About Atiu Creek
For a map of the park, click here.
Atiu Creek Farm was gifted to the Auckland Regional Council by Jackie and Pierre Chatelanat who wanted to ensure that all New Zealanders could enjoy access to the Kaipara Harbour, and that the cultural and heritage values of the area would be protected.
For dog walking (prohibited) information across regional parks, click here.
||Open 24 hours
|Summer gate opening hours:
6:00 a.m. - 9:00 p.m. (Daylight savings)
|Winter gate opening hours:
6:00 a.m. - 7:00 p.m. (Non daylight savings)
|Distance from CBD:
||Run Road, Tapora
|Casual group size:
Please note there is no vehicle access beyond the main car park to Solomon's Bay. Please refer to the park map for walking or mountain bike details on distance, direction and time.
How to get to Atiu Creek
Journey north on State Highway 1 to Wellsford. Turn left at the Caltex station and service centre onto Port Albert Road. Follow the signs to the park. The property lies on the Kaipara Harbour, on the Okahukura (Tapora) Peninsula.
View larger map
Atiu Creek Regional Park has a long history of human occupation extending back at least six centuries. Tangata whenua of this land are subtribal groups of Te Uri o Hau and Ngāti Whatua, in particular the people associated with nearby Oruawharo Marae. Their stories are told in the carvings of the pou kaitiaki that watch over sacred sites and stand guardian over all who visit the park.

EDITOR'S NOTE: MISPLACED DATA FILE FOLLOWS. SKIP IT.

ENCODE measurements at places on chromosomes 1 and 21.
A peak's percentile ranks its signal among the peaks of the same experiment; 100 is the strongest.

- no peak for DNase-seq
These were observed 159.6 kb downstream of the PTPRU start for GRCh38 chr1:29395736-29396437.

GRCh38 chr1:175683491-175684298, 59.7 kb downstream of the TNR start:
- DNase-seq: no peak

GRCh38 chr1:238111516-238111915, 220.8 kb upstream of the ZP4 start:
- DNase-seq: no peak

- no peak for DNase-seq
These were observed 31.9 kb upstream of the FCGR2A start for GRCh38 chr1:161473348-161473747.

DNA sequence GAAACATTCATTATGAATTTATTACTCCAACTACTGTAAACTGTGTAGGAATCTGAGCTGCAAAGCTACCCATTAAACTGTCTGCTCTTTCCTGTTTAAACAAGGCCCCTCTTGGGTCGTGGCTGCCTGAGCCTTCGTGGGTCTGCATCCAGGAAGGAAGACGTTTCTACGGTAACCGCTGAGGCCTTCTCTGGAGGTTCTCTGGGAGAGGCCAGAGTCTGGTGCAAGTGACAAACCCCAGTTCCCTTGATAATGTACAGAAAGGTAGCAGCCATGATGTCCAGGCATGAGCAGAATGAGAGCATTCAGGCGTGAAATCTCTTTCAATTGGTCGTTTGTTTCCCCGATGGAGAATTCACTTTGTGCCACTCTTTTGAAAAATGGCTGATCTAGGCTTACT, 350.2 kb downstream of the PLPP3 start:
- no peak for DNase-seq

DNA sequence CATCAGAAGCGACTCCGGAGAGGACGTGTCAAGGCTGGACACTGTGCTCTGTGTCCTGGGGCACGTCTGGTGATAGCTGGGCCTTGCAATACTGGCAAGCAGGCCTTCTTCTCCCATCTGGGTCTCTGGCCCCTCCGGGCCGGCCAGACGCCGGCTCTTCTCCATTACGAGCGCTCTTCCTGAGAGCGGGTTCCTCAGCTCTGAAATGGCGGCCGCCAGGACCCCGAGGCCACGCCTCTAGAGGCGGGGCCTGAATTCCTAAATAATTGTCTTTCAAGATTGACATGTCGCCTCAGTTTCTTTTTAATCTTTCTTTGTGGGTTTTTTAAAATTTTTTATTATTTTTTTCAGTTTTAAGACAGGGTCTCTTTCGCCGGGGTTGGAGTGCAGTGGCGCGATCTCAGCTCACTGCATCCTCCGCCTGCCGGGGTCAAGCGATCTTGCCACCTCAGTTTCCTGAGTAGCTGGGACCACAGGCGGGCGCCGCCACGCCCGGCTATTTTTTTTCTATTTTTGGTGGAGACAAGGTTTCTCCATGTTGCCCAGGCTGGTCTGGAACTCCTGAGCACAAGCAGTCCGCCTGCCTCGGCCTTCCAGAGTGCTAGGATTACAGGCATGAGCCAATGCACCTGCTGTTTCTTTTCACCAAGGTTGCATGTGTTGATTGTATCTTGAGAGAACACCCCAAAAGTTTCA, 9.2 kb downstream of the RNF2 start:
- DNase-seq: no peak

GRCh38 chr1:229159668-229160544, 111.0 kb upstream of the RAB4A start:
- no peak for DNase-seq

The long Māori occupation is also reflected in the numerous archaeological sites present on the property. They include several large pā (fortifications) which defended the resources of the land and the strategically important Opou walking and canoe portage between the north and south Kaipara. Other archaeological sites include occupation terraces, gardening areas, food storage pits and midden (food refuse) sites.
The whole of the Okahukura peninsula came into European ownership in 1877 when purchased by Thomas Fitzgerald. The remaining stands of timber were milled and the property developed into an extensive unfenced grazing run. Kauri gum was dug throughout the area and oyster farming was briefly undertaken in the adjacent Oruawharo River.
In the early 1900s ‘Fitzgerald’s Run’ was named ‘Seaview’. It was purchased by young Swiss/British-born Pierre Chatelanat in 1951. He sold the majority of the block to the government for development as returned soldiers farms and retained the portion that became known as Atiu Creek Farm. An extensive programme of land clearance, fencing, roading, tree planting and building was carried out firstly by Pierre, and then by his farm managers and staff, creating an outstanding model farm. As a result of the The Chatelanat’s generous gift to the people of New Zealand, the property transferred into council ownership in 2006.